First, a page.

Structures such as row covers, low and high tunnels, cold frames and greenhouses are ways that urban farmers can extend their growing season and increase yields and profits. Urban farmers must, however, adhere to all municipal building and construction codes when designing and building structures, and should consider the permanency of their land tenure. Hoop houses and high tunnels, for instance, are much more portable than permanent greenhouses.
Types of Season Extenders
The following information is from the National Sustainable Agriculture Information Service publication, “Season Extension Techniques for Market Gardeners,” which provides information about cultural and other season extension techniques as well as sources of equipment, supplies, and other information, available for download or purchase at https://attra.ncat.org/attra-pub/summaries/summary.php?pub=366.
Floating Row Covers
Floating row covers are made of spun-bonded polyester and polypropylene fabric that is permeable to sunlight, water, and air, and provides a microclimate similar to the interior of a greenhouse (giving 2 to 8°F of frost protection). They are typically placed directly over crops without support. The exception is when covering crops with tender growing points, such as tomatoes, in which case low tunnels should be used. Floating row covers come in light, medium, and heavy weights, with sizes ranging from widths of 3 to 60 feet and lengths of 20 to 2,550 feet.
Low tunnels are heavy-weight floating row covers made of clear or white polyethylene that are supported by wire hoops. These offer many of the same advantages of floating row covers, but are not permeable to air or water and are more labor-intensive.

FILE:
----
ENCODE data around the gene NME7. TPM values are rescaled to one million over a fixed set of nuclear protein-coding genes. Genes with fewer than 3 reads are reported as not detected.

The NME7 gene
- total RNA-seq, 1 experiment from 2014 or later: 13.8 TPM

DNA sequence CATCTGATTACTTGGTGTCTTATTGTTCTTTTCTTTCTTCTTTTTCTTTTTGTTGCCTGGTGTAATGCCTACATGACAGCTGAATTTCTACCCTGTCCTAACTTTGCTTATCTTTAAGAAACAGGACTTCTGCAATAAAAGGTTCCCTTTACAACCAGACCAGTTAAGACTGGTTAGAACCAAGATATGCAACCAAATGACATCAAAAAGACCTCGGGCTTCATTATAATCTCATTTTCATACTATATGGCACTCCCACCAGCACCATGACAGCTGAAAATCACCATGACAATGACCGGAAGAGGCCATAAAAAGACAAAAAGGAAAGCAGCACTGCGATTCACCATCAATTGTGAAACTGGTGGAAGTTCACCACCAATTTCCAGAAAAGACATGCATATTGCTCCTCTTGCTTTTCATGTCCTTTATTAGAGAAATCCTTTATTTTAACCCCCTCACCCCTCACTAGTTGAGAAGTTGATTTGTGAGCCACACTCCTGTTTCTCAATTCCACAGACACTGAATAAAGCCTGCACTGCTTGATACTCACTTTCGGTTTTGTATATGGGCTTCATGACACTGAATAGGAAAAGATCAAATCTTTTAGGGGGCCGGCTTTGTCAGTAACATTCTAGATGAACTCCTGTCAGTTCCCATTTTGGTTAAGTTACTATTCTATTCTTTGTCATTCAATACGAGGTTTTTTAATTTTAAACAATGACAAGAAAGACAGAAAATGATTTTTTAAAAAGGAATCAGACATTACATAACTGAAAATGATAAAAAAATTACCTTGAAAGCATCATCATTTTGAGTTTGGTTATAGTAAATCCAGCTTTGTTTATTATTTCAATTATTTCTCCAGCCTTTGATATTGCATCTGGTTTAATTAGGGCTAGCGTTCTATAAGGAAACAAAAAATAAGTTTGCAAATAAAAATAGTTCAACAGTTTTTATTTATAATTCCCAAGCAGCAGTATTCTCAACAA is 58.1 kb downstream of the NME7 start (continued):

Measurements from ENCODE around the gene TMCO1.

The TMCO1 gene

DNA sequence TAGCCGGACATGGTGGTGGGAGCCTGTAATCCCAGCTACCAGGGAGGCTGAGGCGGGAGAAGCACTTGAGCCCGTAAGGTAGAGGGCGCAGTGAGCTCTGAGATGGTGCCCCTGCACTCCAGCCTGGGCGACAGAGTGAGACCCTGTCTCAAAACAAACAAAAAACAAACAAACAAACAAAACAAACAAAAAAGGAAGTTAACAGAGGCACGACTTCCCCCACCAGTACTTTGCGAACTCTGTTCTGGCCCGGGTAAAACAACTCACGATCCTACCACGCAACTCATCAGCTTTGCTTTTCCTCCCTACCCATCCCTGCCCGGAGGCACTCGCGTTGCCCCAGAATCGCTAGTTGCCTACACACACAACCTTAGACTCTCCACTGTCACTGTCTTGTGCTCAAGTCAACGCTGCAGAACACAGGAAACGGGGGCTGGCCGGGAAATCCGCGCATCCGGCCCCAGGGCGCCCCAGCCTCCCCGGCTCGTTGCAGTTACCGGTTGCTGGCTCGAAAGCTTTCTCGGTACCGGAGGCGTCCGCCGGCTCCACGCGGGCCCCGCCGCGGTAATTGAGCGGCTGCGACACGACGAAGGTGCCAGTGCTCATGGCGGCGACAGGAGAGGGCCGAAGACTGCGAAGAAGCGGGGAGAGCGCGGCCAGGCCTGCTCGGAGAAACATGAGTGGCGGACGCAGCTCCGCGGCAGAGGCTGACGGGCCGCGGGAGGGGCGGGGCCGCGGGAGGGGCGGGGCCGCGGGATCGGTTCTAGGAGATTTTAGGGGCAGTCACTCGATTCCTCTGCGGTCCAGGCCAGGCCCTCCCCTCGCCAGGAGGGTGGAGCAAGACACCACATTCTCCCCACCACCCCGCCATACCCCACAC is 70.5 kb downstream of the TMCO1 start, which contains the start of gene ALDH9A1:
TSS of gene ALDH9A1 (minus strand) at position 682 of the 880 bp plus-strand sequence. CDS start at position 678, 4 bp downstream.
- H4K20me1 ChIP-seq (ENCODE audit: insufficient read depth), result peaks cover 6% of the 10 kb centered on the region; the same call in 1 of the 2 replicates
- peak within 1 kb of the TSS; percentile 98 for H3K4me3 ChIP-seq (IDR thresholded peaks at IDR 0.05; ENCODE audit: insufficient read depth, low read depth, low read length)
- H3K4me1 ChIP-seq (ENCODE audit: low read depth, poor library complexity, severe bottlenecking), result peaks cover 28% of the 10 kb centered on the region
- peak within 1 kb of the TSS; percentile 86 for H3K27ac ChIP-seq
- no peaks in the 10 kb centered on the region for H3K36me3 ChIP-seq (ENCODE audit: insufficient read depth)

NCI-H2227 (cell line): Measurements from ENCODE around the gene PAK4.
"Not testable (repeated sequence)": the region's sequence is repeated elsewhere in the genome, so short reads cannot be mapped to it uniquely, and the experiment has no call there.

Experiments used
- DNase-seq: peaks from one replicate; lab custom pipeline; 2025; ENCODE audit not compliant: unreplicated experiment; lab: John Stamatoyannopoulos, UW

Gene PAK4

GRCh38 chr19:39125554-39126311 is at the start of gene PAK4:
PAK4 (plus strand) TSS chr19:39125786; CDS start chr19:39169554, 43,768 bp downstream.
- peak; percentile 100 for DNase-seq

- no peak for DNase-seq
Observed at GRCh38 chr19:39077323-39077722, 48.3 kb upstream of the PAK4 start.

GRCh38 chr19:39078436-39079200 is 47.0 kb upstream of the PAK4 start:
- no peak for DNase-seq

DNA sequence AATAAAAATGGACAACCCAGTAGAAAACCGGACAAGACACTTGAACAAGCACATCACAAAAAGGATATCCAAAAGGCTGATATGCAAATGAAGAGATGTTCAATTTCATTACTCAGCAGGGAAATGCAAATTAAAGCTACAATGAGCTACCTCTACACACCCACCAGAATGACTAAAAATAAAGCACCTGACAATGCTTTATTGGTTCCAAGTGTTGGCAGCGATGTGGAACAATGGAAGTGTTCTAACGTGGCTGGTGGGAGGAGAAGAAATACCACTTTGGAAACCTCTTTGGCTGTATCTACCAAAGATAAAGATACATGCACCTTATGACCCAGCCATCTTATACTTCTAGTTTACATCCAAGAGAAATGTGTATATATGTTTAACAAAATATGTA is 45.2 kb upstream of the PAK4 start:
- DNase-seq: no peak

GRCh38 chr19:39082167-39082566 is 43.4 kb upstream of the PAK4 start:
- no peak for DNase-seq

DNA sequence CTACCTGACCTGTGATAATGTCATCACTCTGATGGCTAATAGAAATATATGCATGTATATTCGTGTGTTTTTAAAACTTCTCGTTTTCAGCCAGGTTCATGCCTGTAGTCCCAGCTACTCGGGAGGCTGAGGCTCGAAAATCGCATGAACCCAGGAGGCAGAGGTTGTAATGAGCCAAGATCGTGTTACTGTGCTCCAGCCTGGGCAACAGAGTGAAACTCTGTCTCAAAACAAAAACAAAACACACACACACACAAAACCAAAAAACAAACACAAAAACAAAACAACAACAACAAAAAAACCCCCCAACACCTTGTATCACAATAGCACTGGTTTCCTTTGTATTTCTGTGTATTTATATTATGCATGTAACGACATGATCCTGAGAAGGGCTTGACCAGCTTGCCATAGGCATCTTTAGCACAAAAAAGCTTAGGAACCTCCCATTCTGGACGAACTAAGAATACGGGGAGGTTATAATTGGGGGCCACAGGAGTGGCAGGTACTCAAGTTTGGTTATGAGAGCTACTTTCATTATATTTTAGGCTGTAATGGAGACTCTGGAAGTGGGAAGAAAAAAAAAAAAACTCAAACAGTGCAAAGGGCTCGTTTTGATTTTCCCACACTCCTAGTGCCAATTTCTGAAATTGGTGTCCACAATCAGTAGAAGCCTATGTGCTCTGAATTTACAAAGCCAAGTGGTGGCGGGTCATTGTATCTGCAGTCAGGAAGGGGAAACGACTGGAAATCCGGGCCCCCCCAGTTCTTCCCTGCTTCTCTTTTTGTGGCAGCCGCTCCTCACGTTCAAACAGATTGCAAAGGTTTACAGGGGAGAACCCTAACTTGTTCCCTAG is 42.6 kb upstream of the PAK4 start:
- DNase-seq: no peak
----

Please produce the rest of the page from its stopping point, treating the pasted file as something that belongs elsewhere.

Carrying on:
Cold frames are low structures use to protect crops in cold weather. They traditionally rely on solar heat, though more recently developed models can include heating systems. Though cold frame work well in protecting crops and can be more durable than row covers or low tunnels, construction costs of cold frames are high compared to plasticulture systems, which provide many of the same benefits.
Also called hoop houses, high tunnels are typically arched or hoop-shaped frames covered with clear plastic and high enough to stand in or drive a tractor through. High tunnels are usually solar heated, and do not require additional energy sources. Compared to greenhouses, high tunnels are relatively inexpensive, ranging in price from $1.50 to $3.00 per square foot.
Penn State University offers information and several resources for purchasing, building, and using high tunnels at http://extension.psu.edu/plants/plasticulture/technologies.
For urban farmers growing in raised beds, the Samuel Roberts Noble Foundation provides simple instructions for building a small hoop house on an existing raised bed for less than $90 at http://www.noble.org/ag/horticulture/minihoophouse/.
Greenhouses are similar to high tunnels, but are traditionally more durable and permanent, and use either glass or greenhouse-grade plastic to protect crops and capture heat. Greenhouses also typically use a heating source in addition to solar energy, as well as automated heating and cooling systems. These systems allow farmers to plant a greater variety of crops throughout the year.